Ex. 14:21-22 “Then Moses stretched out his hand over the sea; and the Lord caused the sea to go back by a strong east wind all that night, and made the sea into dry land, and the waters were divided. So the children of Israel went into the midst of the sea on the dry ground, and the waters were a wall to them on their right hand and on their left.” Researchers at the University of Colorado created a computer model attempting to recreate the conditions when the Red Sea was parted. Working with oceanographers, they proposed a location where a branch of the Nile River is believed to have met with a coastal lagoon of the Mediterranean Sea called Lake Tanis. They believe that an underwater land bridge could have been exposed by 12 hours of sustained winds of 63 MPH. It would have exposed a land bridge 3 miles wide and 2.5 miles long. So, we have a computer model built upon oceanographers’ guesses of a body of water that is not there now but might have existed then with a land bridge which may have existed there. The proposed site is far to the north of historically likely sites for the crossing. Israel was travelling southeast, not north, to avoid the land of the Philistines (Ex. 14:17). Ex. 14:29 says a “wall of water” was on the right and left, not receded waters on the left and a shallow puddle on the right. The researchers said whenever the wind stopped the waters would have immediately rushed back in (scripture agrees). Could you walk 2.5 miles with children and drive cattle into a 63 MPH headwind? What, pray tell, stopped the wind suddenly just as the last Israelite foot hit the shore and caused pharaoh’s army to drown just then? This is just as ridiculous as Greta Hort’s work in the 1950’s which attempted to explain the 10 plagues of Egypt naturalistically (link below in “Tags”). The problem occurs when we start with man’s wisdom (which is often wrong) and try to shoehorn God’s word into it. We must start with ultimate truth, the Word of God, and adjust our theories around it. If the two are ever in conflict, we know who is in error (and it’s NOT God!).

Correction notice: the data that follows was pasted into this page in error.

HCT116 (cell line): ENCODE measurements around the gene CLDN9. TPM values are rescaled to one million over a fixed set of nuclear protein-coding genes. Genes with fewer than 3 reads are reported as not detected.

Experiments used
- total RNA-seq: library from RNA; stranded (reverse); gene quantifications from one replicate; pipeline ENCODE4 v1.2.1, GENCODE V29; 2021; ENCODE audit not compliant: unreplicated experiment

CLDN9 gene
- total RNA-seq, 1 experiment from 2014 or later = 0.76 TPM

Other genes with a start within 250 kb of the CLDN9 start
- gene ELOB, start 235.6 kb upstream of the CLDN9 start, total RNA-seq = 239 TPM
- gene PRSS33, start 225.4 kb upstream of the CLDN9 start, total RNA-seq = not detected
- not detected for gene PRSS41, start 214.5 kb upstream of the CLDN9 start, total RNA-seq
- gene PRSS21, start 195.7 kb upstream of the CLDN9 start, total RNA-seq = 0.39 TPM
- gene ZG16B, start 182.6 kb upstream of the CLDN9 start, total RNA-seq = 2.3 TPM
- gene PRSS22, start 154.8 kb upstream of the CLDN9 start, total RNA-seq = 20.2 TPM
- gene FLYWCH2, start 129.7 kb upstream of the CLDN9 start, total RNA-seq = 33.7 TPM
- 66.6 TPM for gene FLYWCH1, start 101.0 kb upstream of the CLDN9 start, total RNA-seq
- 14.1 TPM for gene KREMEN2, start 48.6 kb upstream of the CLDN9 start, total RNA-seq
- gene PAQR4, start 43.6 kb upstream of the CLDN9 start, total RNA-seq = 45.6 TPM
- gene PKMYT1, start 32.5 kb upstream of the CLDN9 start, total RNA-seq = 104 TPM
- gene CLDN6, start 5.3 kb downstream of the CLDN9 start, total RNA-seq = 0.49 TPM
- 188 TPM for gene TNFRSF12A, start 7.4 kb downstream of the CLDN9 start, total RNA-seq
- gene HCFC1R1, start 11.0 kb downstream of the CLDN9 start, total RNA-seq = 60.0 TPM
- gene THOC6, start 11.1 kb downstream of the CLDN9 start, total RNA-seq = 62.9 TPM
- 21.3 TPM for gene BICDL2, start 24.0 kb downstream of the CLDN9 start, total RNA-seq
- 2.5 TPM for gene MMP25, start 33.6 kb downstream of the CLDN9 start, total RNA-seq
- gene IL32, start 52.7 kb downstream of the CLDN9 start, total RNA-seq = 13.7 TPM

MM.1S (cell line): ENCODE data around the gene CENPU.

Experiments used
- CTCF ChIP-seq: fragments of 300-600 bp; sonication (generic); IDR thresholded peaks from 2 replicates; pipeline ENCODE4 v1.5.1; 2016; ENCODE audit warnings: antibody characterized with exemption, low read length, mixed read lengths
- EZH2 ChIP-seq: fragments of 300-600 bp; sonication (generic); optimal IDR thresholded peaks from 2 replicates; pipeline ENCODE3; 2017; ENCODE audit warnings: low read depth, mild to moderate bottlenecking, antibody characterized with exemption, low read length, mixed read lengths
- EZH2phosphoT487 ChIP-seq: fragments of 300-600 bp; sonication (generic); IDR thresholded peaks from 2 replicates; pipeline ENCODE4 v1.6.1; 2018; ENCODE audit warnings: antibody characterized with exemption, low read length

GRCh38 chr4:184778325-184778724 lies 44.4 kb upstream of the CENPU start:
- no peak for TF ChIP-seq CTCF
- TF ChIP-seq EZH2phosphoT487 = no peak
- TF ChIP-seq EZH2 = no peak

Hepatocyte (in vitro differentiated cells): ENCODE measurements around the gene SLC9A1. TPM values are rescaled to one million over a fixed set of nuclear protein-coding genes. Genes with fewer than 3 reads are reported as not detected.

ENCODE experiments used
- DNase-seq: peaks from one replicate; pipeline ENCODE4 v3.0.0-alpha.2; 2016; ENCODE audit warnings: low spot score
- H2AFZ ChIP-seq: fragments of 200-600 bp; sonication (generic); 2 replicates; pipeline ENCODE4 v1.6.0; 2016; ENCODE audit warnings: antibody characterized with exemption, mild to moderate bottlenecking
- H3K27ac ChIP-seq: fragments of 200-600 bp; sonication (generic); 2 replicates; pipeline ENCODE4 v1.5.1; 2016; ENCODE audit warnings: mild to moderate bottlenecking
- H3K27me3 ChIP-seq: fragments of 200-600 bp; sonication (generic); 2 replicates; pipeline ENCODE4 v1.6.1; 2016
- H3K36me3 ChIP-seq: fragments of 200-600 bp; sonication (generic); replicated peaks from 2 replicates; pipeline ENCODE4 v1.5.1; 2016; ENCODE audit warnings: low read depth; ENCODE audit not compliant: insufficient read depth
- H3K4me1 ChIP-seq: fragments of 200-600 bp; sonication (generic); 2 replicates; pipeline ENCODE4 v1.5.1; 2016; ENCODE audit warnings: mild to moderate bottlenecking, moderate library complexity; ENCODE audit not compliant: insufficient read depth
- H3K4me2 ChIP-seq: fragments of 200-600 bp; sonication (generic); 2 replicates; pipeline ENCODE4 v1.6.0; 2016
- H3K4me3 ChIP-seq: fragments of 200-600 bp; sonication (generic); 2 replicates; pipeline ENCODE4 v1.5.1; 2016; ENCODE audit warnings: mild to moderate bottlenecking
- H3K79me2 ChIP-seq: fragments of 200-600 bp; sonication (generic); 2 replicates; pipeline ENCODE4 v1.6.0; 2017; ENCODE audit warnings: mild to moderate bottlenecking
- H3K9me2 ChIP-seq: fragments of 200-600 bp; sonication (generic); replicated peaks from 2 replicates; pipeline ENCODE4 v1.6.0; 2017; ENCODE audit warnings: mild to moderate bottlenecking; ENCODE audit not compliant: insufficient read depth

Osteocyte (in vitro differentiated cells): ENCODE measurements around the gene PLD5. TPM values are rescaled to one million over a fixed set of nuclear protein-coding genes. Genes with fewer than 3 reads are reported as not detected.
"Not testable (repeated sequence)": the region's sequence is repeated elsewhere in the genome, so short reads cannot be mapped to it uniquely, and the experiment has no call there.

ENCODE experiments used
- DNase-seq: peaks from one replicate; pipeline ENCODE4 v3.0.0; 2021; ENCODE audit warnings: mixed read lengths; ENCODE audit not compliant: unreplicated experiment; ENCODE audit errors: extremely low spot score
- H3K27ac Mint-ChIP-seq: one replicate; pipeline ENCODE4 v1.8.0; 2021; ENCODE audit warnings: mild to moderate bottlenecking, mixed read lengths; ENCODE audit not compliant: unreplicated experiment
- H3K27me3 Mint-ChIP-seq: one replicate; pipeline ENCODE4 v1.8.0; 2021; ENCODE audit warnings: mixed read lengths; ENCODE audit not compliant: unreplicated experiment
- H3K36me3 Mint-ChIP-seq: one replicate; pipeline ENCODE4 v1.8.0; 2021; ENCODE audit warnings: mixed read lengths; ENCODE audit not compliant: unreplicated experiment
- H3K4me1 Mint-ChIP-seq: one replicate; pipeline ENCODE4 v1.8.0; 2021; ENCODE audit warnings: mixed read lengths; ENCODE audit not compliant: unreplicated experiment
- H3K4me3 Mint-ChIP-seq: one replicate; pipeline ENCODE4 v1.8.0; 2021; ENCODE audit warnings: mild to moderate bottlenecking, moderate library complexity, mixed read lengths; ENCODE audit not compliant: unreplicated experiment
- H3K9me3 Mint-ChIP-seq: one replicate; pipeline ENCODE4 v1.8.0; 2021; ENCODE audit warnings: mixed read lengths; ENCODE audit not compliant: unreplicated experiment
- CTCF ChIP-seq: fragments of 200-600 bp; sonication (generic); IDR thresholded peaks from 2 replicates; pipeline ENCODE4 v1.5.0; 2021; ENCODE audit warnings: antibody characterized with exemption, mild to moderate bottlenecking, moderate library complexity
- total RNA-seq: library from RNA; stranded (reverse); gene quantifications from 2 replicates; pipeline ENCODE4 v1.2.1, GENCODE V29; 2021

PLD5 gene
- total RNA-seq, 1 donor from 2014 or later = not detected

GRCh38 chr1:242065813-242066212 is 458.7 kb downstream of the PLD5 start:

Posted by: Rob Lester | December 3, 2010